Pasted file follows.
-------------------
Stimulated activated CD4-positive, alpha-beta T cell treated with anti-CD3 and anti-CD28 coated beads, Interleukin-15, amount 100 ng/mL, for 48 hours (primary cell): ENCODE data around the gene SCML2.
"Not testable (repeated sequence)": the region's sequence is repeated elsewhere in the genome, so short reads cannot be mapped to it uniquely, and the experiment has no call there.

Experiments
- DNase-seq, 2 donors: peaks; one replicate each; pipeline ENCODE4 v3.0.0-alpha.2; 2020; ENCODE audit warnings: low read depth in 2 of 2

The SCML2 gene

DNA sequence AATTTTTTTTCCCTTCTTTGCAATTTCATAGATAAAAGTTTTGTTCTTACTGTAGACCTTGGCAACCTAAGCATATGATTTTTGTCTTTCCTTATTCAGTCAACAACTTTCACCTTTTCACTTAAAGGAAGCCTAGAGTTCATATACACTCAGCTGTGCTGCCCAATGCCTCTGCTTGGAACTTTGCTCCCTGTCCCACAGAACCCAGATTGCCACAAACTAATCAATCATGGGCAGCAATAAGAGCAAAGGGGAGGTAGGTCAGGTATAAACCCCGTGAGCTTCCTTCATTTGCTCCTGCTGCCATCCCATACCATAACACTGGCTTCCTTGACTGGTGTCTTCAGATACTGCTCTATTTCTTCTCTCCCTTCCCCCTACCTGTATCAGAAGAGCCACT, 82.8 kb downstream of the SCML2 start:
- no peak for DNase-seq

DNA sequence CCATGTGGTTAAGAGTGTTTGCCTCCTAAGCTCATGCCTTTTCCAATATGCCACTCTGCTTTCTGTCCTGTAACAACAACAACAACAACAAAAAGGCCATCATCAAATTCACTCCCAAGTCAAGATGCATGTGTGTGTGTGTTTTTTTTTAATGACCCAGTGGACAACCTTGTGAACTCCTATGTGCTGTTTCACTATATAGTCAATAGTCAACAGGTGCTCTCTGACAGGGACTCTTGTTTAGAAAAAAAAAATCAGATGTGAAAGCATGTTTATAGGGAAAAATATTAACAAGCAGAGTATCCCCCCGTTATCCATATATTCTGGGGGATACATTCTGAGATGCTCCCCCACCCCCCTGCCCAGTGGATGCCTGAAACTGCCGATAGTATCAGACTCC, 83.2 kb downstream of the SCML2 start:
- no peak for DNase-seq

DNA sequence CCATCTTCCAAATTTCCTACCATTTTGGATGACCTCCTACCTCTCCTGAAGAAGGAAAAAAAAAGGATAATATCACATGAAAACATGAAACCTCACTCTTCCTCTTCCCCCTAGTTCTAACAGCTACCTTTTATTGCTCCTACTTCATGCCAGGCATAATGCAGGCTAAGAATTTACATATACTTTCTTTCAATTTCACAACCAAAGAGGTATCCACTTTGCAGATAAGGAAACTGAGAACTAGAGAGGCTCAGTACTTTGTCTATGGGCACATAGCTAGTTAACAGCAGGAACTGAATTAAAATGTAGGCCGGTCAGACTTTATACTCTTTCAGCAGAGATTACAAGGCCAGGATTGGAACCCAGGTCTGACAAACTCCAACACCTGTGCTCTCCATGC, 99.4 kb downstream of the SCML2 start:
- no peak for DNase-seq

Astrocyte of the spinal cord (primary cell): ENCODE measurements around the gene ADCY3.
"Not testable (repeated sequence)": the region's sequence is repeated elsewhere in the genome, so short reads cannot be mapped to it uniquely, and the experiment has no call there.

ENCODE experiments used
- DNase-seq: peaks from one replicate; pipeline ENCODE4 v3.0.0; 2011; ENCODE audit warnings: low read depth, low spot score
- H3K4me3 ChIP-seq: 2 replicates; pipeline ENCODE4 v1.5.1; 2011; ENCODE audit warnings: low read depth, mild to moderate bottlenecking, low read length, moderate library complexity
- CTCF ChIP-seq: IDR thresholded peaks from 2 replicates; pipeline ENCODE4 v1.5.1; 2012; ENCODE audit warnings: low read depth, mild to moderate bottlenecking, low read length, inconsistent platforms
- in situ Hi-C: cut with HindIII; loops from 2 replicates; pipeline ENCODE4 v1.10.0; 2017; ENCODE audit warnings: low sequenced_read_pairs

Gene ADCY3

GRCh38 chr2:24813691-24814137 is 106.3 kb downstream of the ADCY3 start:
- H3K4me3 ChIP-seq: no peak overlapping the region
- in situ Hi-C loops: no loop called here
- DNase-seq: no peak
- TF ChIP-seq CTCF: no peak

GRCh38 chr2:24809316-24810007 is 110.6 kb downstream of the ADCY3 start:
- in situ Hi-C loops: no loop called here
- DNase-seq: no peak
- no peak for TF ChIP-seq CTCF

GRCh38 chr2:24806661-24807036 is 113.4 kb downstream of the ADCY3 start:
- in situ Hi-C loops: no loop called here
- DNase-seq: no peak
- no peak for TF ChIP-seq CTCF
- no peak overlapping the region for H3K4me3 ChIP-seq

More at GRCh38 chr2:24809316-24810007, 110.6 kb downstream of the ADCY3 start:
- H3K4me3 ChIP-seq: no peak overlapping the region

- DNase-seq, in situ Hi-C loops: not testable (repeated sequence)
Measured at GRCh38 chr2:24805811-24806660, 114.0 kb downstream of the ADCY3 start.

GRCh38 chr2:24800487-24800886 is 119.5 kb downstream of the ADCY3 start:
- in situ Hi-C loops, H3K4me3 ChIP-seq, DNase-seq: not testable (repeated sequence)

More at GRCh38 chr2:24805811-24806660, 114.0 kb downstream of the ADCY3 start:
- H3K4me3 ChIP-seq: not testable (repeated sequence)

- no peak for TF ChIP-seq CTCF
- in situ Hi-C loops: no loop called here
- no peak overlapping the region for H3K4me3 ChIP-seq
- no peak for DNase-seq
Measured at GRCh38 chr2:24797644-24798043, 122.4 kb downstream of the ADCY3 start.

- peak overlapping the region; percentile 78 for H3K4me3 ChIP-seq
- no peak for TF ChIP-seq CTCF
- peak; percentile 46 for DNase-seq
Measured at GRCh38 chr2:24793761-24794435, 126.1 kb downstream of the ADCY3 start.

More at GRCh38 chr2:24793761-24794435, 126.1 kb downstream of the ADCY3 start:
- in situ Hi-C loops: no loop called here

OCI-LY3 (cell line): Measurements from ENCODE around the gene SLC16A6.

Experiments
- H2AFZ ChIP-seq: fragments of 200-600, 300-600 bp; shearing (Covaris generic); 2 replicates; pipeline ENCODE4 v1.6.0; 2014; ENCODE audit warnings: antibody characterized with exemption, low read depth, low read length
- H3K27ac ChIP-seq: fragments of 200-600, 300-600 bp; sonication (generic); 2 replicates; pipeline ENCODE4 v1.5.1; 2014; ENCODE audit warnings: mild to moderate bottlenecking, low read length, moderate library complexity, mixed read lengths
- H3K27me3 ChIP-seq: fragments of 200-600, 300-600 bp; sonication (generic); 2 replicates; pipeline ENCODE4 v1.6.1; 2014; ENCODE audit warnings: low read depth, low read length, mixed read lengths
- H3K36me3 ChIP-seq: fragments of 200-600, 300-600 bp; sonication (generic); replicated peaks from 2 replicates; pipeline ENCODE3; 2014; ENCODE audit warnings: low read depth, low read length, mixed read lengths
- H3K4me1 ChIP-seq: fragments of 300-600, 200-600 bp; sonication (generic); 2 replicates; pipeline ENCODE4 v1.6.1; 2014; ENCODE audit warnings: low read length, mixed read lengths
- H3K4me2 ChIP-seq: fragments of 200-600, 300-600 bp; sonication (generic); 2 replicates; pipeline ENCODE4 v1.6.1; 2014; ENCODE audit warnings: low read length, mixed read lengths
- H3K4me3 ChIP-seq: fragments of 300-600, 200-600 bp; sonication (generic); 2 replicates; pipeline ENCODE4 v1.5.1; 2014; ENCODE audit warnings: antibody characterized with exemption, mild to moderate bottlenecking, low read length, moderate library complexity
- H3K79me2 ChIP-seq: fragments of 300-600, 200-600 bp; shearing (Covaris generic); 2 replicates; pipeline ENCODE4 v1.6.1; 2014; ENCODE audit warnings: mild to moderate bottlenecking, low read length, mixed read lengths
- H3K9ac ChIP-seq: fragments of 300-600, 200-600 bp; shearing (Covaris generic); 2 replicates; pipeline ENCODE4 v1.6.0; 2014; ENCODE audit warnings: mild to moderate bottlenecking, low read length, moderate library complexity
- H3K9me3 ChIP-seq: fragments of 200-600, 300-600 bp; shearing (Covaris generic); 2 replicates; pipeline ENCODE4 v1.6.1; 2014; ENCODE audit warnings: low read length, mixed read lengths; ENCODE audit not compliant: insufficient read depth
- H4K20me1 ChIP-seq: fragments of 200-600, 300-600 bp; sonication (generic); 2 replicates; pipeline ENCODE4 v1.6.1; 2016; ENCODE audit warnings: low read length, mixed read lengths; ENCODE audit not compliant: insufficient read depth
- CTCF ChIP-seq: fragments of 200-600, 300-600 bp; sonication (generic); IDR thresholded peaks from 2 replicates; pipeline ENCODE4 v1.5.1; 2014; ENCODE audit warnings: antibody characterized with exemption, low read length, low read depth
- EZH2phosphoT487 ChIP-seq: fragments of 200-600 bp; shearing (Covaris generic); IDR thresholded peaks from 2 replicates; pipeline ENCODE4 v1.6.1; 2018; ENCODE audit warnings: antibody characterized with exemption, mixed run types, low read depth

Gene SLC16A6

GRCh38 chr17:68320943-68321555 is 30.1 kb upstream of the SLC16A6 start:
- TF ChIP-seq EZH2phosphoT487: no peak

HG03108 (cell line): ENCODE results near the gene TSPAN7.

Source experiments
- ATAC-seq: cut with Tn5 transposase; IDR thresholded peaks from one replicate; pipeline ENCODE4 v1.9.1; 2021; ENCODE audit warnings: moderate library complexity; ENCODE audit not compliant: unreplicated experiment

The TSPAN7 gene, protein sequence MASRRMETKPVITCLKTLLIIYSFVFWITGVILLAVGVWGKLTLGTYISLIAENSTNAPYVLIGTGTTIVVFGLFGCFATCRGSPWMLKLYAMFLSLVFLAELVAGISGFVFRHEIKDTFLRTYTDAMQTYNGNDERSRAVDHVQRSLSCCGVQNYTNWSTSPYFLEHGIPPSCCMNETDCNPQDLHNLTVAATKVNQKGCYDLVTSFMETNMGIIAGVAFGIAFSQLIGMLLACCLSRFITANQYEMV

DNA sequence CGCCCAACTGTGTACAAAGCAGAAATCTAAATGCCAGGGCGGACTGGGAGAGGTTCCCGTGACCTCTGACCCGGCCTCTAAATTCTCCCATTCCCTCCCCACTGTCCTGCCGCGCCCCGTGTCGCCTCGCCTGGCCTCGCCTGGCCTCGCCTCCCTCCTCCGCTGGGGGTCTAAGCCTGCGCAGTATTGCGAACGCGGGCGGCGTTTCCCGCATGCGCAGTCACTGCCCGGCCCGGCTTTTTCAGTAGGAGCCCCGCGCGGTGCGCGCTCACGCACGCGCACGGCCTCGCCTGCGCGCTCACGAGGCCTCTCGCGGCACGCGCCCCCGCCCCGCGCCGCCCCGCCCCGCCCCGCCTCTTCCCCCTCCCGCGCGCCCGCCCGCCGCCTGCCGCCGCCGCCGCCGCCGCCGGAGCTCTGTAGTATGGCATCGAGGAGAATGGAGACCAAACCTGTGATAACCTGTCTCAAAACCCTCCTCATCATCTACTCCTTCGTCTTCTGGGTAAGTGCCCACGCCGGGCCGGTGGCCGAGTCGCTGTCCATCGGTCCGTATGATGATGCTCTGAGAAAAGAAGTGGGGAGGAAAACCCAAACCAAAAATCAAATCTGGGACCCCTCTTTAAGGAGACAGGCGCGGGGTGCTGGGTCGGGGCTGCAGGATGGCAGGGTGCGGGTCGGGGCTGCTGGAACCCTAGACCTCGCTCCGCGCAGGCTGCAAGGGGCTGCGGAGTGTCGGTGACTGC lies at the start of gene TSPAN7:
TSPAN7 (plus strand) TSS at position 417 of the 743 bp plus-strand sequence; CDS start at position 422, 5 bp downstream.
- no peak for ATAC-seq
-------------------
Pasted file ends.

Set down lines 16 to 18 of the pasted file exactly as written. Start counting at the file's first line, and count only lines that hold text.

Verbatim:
- H3K4me3 ChIP-seq: 2 replicates; pipeline ENCODE4 v1.5.1; 2011; ENCODE audit warnings: low read depth, mild to moderate bottlenecking, low read length, moderate library complexity
- CTCF ChIP-seq: IDR thresholded peaks from 2 replicates; pipeline ENCODE4 v1.5.1; 2012; ENCODE audit warnings: low read depth, mild to moderate bottlenecking, low read length, inconsistent platforms
- in situ Hi-C: cut with HindIII; loops from 2 replicates; pipeline ENCODE4 v1.10.0; 2017; ENCODE audit warnings: low sequenced_read_pairs